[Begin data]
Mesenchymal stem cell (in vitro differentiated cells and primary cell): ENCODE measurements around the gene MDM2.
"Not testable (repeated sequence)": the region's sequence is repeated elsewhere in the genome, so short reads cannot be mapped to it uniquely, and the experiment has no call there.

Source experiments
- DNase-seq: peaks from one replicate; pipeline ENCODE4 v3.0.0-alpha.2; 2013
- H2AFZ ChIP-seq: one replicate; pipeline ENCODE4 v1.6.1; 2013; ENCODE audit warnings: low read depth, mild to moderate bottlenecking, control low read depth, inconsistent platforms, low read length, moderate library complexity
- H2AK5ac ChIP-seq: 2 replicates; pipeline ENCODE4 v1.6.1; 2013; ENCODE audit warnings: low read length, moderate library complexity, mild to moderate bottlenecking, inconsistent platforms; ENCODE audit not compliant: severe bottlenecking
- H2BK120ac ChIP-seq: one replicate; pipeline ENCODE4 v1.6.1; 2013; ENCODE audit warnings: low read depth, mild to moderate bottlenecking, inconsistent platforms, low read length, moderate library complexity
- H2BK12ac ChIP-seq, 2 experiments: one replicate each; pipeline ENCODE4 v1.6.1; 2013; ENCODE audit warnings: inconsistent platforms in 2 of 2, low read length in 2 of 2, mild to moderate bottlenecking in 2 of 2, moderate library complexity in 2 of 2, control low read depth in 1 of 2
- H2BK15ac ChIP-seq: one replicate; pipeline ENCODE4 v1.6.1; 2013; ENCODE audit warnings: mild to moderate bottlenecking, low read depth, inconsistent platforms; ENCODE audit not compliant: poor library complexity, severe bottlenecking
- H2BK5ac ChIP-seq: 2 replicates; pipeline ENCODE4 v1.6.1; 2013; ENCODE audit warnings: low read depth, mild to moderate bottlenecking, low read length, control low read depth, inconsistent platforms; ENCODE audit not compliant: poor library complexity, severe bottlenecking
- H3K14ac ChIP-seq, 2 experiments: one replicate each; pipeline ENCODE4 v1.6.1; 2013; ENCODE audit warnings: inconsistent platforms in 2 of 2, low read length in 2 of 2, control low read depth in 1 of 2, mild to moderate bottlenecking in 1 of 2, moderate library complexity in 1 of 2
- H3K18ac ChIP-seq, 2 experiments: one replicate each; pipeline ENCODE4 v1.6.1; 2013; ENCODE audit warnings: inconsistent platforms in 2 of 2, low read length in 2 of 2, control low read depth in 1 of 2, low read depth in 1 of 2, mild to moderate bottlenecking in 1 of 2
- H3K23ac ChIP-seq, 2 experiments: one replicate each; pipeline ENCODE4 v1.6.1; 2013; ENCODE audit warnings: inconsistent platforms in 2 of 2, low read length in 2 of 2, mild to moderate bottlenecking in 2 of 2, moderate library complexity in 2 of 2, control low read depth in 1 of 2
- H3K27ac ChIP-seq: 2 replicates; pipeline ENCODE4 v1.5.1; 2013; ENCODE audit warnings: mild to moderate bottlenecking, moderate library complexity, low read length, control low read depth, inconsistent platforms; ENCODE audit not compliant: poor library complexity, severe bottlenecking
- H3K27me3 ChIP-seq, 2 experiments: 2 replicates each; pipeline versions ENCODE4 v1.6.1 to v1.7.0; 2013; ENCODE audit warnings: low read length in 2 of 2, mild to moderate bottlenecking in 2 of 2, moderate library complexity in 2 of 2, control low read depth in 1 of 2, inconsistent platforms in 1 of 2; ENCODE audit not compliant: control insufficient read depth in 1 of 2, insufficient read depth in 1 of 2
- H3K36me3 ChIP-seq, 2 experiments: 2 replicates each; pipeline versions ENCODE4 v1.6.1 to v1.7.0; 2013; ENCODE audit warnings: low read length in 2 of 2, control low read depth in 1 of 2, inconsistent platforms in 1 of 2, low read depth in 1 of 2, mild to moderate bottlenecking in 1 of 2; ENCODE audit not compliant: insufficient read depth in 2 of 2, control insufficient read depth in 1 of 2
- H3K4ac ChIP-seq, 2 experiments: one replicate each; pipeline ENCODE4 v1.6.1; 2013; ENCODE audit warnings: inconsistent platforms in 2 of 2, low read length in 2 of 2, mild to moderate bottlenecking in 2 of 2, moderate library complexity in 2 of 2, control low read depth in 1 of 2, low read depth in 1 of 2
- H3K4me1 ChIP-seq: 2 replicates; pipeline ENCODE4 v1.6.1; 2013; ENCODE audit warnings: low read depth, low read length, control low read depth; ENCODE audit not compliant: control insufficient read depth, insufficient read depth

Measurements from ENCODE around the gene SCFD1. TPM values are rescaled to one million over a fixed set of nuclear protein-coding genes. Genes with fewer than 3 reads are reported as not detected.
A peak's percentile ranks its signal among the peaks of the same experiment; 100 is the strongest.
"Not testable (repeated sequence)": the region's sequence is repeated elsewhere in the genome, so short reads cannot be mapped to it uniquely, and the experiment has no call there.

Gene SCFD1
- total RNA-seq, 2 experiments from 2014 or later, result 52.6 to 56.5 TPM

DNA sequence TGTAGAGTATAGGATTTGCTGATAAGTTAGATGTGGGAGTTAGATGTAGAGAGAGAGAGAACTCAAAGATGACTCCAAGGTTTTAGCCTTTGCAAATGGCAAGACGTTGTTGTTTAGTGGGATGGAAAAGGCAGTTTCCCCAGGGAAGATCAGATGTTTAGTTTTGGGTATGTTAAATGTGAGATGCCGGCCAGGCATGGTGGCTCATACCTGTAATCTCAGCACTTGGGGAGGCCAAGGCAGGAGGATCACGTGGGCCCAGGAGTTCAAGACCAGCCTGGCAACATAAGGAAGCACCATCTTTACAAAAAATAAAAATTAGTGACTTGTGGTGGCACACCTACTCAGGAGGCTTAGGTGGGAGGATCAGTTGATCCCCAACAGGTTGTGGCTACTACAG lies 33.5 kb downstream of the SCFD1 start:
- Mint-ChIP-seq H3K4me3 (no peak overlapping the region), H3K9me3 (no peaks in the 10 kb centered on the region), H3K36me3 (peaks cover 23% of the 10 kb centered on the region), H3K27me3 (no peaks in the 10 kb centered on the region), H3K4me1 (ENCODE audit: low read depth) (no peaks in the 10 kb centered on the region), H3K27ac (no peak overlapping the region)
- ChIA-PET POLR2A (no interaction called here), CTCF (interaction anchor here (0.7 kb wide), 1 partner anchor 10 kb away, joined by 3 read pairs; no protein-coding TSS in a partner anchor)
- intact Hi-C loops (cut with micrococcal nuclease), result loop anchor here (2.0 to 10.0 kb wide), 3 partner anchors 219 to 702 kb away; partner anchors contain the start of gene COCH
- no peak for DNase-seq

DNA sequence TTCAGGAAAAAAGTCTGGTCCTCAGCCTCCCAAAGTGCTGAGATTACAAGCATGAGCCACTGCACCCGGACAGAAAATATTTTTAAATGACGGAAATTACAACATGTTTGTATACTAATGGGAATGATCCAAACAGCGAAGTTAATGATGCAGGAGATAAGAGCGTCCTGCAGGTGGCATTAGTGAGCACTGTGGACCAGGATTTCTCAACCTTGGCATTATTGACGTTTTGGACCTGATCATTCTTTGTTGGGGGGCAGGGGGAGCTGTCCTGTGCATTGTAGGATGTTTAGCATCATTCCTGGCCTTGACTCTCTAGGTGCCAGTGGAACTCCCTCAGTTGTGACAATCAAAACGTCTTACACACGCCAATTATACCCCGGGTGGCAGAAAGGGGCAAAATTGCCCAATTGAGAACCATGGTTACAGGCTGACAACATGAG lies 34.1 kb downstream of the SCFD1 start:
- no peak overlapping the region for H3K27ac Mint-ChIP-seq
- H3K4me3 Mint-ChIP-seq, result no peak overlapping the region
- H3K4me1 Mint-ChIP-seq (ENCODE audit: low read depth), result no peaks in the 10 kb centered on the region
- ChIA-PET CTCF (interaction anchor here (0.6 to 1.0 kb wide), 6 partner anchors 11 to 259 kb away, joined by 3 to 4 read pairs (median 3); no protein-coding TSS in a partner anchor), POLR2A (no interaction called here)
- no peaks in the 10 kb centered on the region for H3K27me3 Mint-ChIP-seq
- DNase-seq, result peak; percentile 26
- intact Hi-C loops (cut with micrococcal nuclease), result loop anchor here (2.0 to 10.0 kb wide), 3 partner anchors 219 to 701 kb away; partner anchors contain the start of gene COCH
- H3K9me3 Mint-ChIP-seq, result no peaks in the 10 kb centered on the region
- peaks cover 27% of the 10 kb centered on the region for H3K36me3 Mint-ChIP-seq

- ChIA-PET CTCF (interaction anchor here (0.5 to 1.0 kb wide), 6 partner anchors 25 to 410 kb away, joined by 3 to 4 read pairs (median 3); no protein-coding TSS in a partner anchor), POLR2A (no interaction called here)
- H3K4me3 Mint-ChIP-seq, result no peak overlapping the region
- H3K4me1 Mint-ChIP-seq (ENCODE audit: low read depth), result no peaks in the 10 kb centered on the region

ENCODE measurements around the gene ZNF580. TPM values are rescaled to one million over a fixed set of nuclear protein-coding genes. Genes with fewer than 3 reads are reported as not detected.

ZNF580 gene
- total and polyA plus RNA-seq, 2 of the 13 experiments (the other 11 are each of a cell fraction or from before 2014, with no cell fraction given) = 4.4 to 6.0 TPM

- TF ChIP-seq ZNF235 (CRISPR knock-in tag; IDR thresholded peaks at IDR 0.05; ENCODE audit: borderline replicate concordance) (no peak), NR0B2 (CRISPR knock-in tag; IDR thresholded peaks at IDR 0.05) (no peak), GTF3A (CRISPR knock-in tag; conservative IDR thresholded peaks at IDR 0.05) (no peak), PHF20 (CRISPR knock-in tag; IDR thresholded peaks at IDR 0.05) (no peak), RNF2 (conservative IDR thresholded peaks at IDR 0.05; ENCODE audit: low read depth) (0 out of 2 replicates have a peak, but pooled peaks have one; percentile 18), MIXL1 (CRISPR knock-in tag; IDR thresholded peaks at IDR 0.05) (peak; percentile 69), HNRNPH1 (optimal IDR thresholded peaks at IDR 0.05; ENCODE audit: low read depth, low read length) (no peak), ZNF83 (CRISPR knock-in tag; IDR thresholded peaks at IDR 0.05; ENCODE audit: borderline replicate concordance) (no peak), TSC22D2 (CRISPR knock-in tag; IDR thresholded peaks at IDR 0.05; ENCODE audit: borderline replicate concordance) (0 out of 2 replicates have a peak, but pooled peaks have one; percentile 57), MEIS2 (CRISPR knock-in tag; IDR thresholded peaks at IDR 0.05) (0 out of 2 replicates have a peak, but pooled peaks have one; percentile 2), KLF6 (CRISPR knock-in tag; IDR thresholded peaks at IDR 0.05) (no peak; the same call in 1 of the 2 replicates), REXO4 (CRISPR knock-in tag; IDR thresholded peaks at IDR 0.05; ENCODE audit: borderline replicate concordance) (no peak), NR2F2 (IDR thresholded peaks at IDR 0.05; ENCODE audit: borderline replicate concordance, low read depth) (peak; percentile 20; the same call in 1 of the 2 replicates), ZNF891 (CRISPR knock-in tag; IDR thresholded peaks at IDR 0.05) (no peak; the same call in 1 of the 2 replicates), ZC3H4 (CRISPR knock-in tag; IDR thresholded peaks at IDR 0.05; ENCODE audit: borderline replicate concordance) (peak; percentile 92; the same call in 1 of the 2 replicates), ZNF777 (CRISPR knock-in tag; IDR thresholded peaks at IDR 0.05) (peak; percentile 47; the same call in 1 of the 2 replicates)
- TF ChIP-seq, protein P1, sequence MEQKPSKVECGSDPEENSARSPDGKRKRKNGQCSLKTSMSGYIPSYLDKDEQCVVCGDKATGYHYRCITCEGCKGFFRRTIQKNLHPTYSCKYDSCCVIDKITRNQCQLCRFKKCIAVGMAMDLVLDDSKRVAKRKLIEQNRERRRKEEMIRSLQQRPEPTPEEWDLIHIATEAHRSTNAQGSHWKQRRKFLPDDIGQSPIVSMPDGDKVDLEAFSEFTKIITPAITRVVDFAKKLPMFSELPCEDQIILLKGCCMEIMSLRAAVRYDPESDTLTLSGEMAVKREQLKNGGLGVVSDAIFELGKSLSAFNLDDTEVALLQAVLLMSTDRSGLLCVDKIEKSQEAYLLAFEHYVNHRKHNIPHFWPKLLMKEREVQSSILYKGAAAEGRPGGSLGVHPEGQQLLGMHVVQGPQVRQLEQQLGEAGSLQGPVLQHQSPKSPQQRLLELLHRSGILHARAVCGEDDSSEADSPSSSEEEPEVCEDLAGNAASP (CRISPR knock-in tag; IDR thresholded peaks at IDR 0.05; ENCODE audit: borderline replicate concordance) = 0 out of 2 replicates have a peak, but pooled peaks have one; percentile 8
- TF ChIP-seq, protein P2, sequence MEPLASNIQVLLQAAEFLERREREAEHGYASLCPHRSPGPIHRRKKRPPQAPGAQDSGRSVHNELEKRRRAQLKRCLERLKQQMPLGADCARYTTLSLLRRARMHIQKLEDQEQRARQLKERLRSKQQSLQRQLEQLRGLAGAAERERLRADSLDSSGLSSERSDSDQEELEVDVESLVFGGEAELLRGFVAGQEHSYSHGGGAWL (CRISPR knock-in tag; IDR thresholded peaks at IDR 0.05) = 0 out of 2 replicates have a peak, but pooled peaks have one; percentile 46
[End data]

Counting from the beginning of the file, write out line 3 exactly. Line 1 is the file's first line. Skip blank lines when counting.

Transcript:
Source experiments